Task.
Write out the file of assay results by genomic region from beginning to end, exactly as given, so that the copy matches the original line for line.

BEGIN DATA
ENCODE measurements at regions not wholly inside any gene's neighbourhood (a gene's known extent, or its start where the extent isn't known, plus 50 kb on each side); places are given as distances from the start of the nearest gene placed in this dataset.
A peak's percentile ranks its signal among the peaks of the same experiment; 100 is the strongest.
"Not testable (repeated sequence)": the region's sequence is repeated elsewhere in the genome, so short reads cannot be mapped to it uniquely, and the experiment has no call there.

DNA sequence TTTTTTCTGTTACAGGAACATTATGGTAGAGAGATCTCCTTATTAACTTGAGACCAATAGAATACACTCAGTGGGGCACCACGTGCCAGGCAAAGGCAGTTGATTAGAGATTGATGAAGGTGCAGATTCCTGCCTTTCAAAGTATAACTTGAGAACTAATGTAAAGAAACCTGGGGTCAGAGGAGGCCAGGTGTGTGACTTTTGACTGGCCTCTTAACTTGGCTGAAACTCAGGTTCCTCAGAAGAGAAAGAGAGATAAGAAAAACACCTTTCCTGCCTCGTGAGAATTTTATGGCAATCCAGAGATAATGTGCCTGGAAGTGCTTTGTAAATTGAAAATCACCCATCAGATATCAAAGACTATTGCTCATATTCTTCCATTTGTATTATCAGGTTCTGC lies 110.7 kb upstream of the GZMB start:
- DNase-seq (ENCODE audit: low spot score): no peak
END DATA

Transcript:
ENCODE measurements at regions not wholly inside any gene's neighbourhood (a gene's known extent, or its start where the extent isn't known, plus 50 kb on each side); places are given as distances from the start of the nearest gene placed in this dataset.
A peak's percentile ranks its signal among the peaks of the same experiment; 100 is the strongest.
"Not testable (repeated sequence)": the region's sequence is repeated elsewhere in the genome, so short reads cannot be mapped to it uniquely, and the experiment has no call there.

DNA sequence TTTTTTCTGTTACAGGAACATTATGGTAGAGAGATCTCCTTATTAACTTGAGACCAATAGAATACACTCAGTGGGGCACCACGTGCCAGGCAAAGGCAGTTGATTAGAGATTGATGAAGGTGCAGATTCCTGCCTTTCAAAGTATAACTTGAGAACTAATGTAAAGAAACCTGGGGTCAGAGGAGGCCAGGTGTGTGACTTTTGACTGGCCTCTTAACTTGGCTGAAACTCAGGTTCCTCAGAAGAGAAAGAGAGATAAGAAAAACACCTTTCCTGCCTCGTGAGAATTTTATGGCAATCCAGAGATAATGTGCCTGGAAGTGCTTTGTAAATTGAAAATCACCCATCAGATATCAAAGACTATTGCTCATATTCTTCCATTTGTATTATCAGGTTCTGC lies 110.7 kb upstream of the GZMB start:
- DNase-seq (ENCODE audit: low spot score): no peak